January 17, 2024

100 Groups Call on Florida Lawmakers to Reject Bills Rolling Back Child Labor Protections

Letter to State Leaders Notes That 80,000 Teens Could Be Impacted Under HB 49

FLORIDA - A group of concerned community-based nonprofits, children’s advocacy organizations, and others today called on the Florida Legislature to reject legislation (HB 49/SB 1596 and SB 460/HB 917) that — in its current form — would put the health and safety of Florida youth at risk by rolling back long held protections in the state’s child labor law.  

The letter to state leaders, which includes 100 signatories, notes that HB 49, which passed its second committee on January 10,  would allow employers to schedule 16- and 17-year-olds for more than 30 hours a week, without breaks, and for more than six days in a row — whether during school months or not. According to research from the nonpartisan Florida Policy Institute (FPI), who spearheaded the sign-on letter, this bill could jeopardize the well-being of 80,000 youth workers, 76 percent of whom are also in school.

The letter states that the second bill, SB 460/HB 917, includes “several promising provisions" that would "expose teens to technical and skilled trade opportunities as an alternative to college and professional career routes"; however, the signatories emphasized that they cannot support the bill in its current form, as it also would allow — even as amended today — teens aged 16 and 17 to work on or near roofing. Even working near a roof (i.e., on the ground) is hazardous and prohibited for minors by federal law.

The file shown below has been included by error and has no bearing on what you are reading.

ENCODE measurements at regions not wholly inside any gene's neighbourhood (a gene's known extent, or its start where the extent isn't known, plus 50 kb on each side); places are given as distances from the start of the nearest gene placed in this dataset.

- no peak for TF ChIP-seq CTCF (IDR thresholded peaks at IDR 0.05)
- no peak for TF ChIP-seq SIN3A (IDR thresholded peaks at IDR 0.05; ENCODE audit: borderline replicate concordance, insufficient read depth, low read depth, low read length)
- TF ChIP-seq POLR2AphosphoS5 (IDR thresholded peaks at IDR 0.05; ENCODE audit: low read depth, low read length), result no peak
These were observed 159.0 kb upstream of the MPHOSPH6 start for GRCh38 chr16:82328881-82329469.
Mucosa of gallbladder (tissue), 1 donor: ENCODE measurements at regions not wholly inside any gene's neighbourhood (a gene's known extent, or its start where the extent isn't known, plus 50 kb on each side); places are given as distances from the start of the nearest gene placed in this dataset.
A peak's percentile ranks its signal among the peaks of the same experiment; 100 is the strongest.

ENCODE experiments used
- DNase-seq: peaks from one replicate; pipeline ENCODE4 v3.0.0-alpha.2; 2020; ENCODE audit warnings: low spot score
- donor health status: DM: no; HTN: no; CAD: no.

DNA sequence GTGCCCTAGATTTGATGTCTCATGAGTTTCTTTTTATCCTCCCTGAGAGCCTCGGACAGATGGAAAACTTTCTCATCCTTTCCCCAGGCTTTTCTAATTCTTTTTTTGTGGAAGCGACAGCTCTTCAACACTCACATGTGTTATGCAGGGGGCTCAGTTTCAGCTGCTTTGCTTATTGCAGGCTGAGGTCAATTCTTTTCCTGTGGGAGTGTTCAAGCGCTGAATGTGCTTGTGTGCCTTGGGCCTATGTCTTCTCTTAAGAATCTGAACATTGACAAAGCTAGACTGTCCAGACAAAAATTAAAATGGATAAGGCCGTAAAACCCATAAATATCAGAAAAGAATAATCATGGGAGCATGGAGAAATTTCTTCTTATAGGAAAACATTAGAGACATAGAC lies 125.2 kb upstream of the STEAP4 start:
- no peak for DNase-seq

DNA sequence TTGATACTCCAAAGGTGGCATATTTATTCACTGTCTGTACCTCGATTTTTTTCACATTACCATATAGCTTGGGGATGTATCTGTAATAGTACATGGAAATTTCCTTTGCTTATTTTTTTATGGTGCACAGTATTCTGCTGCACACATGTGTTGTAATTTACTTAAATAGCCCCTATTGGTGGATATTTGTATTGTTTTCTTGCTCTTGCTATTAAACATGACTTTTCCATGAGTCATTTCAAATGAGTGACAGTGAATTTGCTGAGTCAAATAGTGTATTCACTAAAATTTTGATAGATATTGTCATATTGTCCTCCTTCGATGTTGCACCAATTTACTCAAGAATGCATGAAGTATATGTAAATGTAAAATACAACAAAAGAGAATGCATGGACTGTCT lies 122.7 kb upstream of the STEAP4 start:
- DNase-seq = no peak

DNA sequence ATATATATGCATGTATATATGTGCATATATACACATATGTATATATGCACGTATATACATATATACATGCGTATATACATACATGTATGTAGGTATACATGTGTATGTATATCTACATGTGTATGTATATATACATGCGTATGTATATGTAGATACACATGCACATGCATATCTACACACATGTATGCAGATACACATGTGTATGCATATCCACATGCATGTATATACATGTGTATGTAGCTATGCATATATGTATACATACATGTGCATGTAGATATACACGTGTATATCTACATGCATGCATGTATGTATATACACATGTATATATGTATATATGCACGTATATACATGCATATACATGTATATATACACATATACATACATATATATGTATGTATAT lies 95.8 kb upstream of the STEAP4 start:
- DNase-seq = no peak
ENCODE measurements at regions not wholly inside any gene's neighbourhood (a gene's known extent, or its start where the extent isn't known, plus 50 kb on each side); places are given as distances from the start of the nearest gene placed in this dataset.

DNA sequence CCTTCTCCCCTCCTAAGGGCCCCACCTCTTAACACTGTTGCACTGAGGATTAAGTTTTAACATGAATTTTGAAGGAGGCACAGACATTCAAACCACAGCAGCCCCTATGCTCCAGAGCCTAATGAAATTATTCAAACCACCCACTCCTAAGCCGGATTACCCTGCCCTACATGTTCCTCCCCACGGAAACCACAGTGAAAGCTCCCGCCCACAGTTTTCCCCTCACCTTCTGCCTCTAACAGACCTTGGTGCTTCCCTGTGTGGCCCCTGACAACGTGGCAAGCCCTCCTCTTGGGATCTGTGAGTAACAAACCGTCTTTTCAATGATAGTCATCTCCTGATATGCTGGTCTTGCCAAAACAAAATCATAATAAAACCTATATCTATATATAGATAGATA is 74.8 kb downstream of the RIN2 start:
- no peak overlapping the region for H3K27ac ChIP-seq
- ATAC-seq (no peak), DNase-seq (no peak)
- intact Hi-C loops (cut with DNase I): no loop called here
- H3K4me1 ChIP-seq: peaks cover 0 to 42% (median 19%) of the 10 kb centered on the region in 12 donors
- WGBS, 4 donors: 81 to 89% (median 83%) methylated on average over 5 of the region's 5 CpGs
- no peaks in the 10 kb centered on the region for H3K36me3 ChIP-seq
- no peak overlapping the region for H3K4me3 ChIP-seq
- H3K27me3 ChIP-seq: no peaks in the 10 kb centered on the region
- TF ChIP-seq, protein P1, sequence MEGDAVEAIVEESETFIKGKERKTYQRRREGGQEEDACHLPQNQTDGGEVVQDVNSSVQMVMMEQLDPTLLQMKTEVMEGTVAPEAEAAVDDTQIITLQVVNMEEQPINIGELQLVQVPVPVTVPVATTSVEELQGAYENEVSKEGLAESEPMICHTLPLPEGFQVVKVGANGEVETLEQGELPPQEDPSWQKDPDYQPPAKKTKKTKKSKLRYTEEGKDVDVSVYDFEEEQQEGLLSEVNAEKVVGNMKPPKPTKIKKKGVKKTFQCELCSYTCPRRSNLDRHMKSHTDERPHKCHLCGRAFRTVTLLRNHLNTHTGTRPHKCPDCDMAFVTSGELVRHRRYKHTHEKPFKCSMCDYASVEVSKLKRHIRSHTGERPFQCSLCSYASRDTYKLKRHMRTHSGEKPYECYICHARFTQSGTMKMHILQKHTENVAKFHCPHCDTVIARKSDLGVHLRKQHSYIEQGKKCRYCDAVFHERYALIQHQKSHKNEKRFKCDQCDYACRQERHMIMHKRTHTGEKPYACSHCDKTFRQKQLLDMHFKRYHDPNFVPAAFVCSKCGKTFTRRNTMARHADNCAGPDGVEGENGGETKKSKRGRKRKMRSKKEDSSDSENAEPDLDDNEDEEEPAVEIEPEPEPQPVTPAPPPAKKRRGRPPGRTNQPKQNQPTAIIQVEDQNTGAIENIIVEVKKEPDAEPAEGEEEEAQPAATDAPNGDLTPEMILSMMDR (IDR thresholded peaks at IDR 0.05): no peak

FPI, the Kalmanovitz Initiative for Labor and the Working Poor at Georgetown University, and the Economic Policy Institute (EPI) spoke on research pointing to the dangers of undoing child labor protections during a virtual press conference this morning.

Alexis Tsoukalas, policy analyst at FPI, said: “Florida is already dangerous for teen workers — our analysis shows that child labor violations have nearly tripled since 2019. Further, HB 49 would empower employers, not Florida’s youth. Migrant workers and those experiencing poverty, historically marginalized groups, are the least likely to be able to turn down more hours or quit.”

Debbie Berkowitz, practitioner fellow, Kalmanovitz Initiative for Labor and the Working Poor, said: “Let's be clear-- workers get killed on or around roofing jobs. The Bureau of Labor Statistics’ most recent reports found that roofing has the second highest fatality rate of any industry in the United States. Workers get killed on roofing jobs at more than 15 times the average for all industries. Further, employers must follow the federal law. If this legislation passes, employers that put kids to work on or near roofing jobs will be in violation of federal law.”

Nina Mast, state economic analyst at EPI, said: “When it comes to HB 49 and SB 460, Floridians aren’t asking for these changes – a recent poll found that 72 percent of registered voters oppose weakening child labor protections in the state. So, who is? It's employers in industries that profit most from expanded access to low-wage child labor who are pushing to weaken child labor protections – in part to legalize the violations they are already committing."

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